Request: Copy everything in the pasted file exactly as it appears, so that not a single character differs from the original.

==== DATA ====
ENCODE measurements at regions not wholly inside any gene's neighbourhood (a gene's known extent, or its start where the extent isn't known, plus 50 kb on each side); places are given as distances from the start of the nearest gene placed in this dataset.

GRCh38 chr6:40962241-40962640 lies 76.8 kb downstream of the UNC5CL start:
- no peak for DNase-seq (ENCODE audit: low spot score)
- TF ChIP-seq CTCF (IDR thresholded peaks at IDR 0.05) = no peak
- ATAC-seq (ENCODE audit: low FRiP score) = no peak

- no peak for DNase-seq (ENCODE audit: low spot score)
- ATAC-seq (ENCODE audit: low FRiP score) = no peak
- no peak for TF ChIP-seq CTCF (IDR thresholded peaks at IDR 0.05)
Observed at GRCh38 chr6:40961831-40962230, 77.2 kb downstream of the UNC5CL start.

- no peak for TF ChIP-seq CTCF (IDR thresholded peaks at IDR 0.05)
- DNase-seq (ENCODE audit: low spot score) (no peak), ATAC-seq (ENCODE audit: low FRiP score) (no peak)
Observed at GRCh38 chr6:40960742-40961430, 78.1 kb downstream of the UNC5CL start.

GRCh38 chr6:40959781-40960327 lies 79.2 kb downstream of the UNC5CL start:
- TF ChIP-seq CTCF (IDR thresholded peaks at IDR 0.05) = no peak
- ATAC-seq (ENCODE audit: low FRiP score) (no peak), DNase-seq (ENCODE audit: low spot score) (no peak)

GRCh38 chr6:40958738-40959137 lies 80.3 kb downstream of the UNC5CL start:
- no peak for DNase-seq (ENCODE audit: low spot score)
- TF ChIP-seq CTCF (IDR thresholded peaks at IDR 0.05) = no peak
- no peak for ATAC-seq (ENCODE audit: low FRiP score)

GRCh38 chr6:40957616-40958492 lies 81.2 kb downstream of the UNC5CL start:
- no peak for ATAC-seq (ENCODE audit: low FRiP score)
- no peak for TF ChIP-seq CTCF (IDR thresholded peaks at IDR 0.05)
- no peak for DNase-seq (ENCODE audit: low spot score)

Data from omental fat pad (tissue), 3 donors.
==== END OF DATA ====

ENCODE measurements at regions not wholly inside any gene's neighbourhood (a gene's known extent, or its start where the extent isn't known, plus 50 kb on each side); places are given as distances from the start of the nearest gene placed in this dataset.

GRCh38 chr6:40962241-40962640 lies 76.8 kb downstream of the UNC5CL start:
- no peak for DNase-seq (ENCODE audit: low spot score)
- TF ChIP-seq CTCF (IDR thresholded peaks at IDR 0.05) = no peak
- ATAC-seq (ENCODE audit: low FRiP score) = no peak

- no peak for DNase-seq (ENCODE audit: low spot score)
- ATAC-seq (ENCODE audit: low FRiP score) = no peak
- no peak for TF ChIP-seq CTCF (IDR thresholded peaks at IDR 0.05)
Observed at GRCh38 chr6:40961831-40962230, 77.2 kb downstream of the UNC5CL start.

- no peak for TF ChIP-seq CTCF (IDR thresholded peaks at IDR 0.05)
- DNase-seq (ENCODE audit: low spot score) (no peak), ATAC-seq (ENCODE audit: low FRiP score) (no peak)
Observed at GRCh38 chr6:40960742-40961430, 78.1 kb downstream of the UNC5CL start.

GRCh38 chr6:40959781-40960327 lies 79.2 kb downstream of the UNC5CL start:
- TF ChIP-seq CTCF (IDR thresholded peaks at IDR 0.05) = no peak
- ATAC-seq (ENCODE audit: low FRiP score) (no peak), DNase-seq (ENCODE audit: low spot score) (no peak)

GRCh38 chr6:40958738-40959137 lies 80.3 kb downstream of the UNC5CL start:
- no peak for DNase-seq (ENCODE audit: low spot score)
- TF ChIP-seq CTCF (IDR thresholded peaks at IDR 0.05) = no peak
- no peak for ATAC-seq (ENCODE audit: low FRiP score)

GRCh38 chr6:40957616-40958492 lies 81.2 kb downstream of the UNC5CL start:
- no peak for ATAC-seq (ENCODE audit: low FRiP score)
- no peak for TF ChIP-seq CTCF (IDR thresholded peaks at IDR 0.05)
- no peak for DNase-seq (ENCODE audit: low spot score)

Data from omental fat pad (tissue), 3 donors.